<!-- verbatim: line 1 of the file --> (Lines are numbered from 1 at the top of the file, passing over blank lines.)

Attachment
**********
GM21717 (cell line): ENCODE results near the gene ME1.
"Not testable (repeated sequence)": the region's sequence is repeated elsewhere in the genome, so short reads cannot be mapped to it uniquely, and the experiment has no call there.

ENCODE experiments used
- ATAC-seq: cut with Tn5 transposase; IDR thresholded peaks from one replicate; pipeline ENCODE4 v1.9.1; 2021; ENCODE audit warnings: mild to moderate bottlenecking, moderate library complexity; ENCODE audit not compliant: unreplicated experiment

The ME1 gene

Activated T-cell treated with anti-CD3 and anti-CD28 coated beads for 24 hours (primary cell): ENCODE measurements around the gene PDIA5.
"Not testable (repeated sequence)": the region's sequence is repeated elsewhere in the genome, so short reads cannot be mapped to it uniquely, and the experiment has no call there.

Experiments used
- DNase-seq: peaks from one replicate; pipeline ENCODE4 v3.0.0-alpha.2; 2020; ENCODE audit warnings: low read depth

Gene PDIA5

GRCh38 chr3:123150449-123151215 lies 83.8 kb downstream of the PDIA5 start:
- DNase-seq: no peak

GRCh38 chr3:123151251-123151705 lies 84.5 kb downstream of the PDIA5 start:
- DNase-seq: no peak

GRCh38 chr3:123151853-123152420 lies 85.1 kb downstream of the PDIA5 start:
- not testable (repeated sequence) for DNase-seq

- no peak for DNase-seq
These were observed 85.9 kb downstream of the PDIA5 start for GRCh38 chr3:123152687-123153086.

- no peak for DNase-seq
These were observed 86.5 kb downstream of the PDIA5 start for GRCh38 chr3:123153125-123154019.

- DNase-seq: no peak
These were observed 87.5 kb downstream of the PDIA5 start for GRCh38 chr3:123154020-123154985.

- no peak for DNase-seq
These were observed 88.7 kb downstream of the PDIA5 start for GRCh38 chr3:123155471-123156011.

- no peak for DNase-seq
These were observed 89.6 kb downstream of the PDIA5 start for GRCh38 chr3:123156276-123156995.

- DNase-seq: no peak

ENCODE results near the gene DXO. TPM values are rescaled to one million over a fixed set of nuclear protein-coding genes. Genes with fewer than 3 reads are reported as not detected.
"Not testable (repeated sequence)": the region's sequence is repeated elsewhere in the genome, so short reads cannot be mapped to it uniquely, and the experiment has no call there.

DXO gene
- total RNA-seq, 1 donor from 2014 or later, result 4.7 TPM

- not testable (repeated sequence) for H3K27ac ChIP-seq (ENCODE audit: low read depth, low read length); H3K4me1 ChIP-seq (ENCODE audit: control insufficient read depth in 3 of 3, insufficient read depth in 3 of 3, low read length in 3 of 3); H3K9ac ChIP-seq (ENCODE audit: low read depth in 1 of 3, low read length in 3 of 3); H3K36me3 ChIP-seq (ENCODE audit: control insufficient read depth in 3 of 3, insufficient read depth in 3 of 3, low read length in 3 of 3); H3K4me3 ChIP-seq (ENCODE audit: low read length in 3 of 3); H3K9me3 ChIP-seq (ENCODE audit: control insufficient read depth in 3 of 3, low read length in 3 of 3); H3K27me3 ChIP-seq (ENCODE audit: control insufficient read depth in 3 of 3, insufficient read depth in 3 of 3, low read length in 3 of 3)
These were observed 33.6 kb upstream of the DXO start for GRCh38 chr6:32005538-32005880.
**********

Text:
GM21717 (cell line): ENCODE results near the gene ME1.